Hiring your first employee can be overwhelming, with all the administrative details involved. Here are six simple steps to walk you through the recruitment process (Image: Canva)
When starting your own business, you can usually get by on your own during the initial stages. But sooner or later, your bandwidth will limit the growth of your business, and hiring a full-time employee will help you keep your business from plateauing.
As a business owner, one of the most important steps in your business journey is hiring your first full-time employee. But hiring can be daunting especially if you are doing it for the first time. From logistical headaches and legal requirements to finding the right profile for the role, hiring employees can be cumbersome, if you don’t have all the steps planned beforehand.
From job listing to staff skills training, here are six simple steps to follow when it comes to recruiting your first full-time employee:
1. File for the necessary applications
The first step to hiring an employee is to apply for the necessary documents. You may encounter quite a bit of paperwork throughout the recruitment process, so embarking on the paperwork process early is always a good idea.
As a rule of thumb for hiring practices, the recruitment process should abide by all the relevant Tripartite Guidelines on Fair Employment Practices.
If you are hiring a Singaporean or Singapore PR employee, you will need to apply for a Central Provident Fund Submission Number (CSN) to make CPF contributions as an employer.
If your employees are earning more than S$500 per month, as an employer, you are permitted to deduct the employee’s share of the mandatory CPF contributions from their wages to be deposited into their CPF account. Every month, you will be expected to contribute two portions of money to your employee’s CPF account, which includes the employee’s contribution (20 per cent of their wage) and the employer’s contribution, which consists of 17 per cent of the employee’s wage.
The due date for CPF contributions is on the last day of the calendar month. You can easily submit your CPF contributions via CPF EXPay and CPF EZPay Mobile.
There are additional steps if you are hiring a foreign employee in Singapore. First of all, employers will need to set up a Work Pass Account to register for online accounts and declare your business activity.
For applicants in managerial, executive or specialised jobs earning more than S$5,000 a month, employers will need to apply for an Employment Pass Online (EPOL) for the candidate. The candidate would require the necessary academic qualifications and an already-extended employee offer. Applications typically take around three weeks to process and employers can appeal if your application is rejected.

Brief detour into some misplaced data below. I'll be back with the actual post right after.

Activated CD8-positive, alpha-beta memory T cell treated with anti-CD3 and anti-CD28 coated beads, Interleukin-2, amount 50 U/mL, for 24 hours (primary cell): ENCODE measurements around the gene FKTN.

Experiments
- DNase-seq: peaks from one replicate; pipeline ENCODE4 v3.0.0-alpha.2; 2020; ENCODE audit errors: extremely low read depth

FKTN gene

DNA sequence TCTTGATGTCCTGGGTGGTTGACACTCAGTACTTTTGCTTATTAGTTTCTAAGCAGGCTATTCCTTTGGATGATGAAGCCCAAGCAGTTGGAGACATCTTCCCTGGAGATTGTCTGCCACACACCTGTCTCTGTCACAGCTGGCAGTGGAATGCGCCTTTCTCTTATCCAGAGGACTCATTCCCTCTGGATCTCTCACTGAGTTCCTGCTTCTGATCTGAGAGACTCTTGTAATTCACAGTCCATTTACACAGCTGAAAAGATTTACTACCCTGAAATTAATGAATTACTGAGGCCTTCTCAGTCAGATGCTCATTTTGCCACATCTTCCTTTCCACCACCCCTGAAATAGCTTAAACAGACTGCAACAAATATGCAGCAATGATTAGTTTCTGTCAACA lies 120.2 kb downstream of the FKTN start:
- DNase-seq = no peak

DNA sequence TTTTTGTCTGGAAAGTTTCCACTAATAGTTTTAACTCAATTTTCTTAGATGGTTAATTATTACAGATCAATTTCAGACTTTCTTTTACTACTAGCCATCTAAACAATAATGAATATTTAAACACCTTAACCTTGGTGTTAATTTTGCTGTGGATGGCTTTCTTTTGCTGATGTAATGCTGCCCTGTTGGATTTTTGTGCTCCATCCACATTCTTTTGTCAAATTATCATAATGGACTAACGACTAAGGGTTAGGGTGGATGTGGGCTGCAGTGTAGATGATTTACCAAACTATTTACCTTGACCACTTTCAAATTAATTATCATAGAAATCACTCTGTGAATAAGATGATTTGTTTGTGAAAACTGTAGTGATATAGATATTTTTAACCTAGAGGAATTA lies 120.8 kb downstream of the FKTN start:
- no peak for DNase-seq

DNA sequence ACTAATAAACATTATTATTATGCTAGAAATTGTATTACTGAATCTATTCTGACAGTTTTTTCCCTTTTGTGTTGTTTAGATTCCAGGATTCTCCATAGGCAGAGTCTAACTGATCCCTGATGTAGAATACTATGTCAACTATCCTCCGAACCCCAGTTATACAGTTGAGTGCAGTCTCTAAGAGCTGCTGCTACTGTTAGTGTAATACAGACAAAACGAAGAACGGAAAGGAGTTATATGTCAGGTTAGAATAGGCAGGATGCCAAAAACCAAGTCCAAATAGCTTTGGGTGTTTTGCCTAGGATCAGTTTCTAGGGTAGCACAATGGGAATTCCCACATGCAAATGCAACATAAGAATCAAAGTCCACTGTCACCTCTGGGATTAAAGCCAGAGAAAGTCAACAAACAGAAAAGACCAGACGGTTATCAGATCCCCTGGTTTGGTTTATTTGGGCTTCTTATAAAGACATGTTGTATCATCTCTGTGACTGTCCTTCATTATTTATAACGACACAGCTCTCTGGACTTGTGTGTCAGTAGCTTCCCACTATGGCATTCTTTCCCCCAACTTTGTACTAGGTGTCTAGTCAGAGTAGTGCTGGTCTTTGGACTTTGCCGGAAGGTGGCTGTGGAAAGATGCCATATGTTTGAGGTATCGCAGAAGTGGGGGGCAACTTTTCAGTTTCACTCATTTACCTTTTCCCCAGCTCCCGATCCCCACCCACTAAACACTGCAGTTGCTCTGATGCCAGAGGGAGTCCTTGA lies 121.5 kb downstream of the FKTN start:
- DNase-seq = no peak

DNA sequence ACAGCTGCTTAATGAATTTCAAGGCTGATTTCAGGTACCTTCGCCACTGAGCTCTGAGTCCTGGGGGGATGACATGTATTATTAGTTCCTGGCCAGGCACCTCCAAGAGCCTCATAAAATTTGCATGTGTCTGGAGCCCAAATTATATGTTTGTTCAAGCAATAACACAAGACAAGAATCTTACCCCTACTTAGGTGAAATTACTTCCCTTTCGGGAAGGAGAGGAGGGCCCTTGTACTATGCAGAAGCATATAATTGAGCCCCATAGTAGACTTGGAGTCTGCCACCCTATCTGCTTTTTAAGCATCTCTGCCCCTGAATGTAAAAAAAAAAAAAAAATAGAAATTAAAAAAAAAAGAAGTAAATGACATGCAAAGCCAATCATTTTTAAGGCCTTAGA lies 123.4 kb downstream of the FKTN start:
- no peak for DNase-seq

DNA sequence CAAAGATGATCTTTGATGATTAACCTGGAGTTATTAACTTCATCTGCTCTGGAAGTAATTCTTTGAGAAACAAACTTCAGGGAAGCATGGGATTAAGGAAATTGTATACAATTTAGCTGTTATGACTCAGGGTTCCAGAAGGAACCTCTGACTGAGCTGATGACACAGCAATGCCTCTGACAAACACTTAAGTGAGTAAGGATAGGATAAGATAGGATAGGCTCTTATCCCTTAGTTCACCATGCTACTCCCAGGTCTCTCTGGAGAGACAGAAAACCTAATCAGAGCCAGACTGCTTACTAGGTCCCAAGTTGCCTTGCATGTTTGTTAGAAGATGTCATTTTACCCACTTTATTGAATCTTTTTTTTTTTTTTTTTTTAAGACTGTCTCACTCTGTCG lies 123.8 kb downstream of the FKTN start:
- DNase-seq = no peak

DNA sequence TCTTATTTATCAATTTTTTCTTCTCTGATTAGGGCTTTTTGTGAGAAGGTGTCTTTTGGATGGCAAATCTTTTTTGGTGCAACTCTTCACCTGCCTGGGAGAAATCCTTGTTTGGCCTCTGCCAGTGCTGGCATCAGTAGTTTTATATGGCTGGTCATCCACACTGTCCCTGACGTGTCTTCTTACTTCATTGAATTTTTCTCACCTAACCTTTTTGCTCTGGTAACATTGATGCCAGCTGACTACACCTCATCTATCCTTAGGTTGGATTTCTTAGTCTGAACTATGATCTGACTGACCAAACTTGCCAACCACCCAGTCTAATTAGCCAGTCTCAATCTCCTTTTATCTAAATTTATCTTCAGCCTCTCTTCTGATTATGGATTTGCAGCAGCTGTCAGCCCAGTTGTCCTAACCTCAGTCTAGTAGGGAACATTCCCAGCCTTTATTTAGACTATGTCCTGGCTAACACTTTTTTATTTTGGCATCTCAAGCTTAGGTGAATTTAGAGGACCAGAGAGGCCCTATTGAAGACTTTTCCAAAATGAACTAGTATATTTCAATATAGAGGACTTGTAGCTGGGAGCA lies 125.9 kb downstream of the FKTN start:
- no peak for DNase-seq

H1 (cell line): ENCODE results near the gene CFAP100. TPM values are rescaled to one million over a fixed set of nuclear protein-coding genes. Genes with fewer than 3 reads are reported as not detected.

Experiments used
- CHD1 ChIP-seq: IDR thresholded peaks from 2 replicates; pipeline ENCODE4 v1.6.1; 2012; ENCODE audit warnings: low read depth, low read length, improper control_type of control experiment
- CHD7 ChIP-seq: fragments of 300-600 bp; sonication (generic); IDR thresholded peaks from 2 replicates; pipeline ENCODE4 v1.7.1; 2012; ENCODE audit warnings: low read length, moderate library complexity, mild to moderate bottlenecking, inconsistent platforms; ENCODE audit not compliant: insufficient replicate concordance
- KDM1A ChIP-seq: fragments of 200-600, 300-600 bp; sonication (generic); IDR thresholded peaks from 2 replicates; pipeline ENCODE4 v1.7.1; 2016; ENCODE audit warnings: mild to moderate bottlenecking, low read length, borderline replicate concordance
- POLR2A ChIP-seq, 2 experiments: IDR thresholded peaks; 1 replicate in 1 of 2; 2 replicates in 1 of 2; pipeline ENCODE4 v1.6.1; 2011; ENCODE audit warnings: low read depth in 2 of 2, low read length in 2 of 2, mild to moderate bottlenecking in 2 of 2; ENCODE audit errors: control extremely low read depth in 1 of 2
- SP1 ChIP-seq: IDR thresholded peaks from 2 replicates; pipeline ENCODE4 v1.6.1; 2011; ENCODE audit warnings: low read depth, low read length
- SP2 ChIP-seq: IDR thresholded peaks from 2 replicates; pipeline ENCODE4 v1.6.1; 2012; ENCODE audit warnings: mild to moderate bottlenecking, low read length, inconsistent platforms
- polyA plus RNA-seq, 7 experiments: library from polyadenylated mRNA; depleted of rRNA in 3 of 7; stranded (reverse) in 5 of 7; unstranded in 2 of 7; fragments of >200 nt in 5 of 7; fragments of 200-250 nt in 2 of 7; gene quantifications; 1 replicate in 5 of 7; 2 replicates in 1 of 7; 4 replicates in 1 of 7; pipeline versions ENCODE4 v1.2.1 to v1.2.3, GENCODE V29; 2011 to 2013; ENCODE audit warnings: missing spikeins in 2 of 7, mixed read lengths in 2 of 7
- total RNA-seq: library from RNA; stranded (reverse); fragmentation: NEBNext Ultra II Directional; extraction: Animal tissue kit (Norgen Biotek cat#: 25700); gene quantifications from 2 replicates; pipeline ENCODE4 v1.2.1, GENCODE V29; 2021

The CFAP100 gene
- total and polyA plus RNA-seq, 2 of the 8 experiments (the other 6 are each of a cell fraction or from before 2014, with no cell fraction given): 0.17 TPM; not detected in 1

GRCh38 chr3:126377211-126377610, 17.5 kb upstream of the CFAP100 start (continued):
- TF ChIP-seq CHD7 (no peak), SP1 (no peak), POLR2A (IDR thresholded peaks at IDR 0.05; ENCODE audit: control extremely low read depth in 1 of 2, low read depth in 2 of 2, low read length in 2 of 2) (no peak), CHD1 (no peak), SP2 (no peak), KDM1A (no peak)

A sample employment pass (Image: Ministry of Manpower website)
Mid-level skilled workers earning at least S$3,000 a month would require employers to apply for an S Pass. Employers can use the S Pass Self Assessment Tool to check that their candidate is eligible for S Pass application.
To apply for the S Pass, employers are required to buy the primary care plan for workers who stay in dormitories or work in CMP sectors Next, they would have log in to the myMOM Portal to fill in the application, upload the required documents, declare that they have bought the PCP, and select the option to be considered for both the Employment Pass and the S Pass. Application for the S Pass takes about three weeks to process.
Lastly, semi-skilled workers in the construction, manufacturing, marine, process of services sector will require a work permit. Employers will then have to apply for the appropriate work pass for foreign employees via Work Permit Online (WPOL).
To regulate the demand for foreign workers in Singapore, the Singapore Government also collects a Foreign Worker Levy (FWL) for all low-skilled and unskilled foreign employees. Employers will have to take into consideration the FWL into their costs as well.
There are stiff penalties for foreigners who work without the relevant work passes, so do make sure that all passes and permits are approved by Ministry of Manpower (MOM) before you hire any foreign employees.
2. Put up a job listing and interview candidates
Once you have applied for all the administrative paperwork, you’re all set to meet your new potential employees! The next step would be to craft a clear job description for the position that needs to be filled. You can reference the SkillsFuture Framework which includes individual guidelines on how to write a job description for each of the relevant sectors.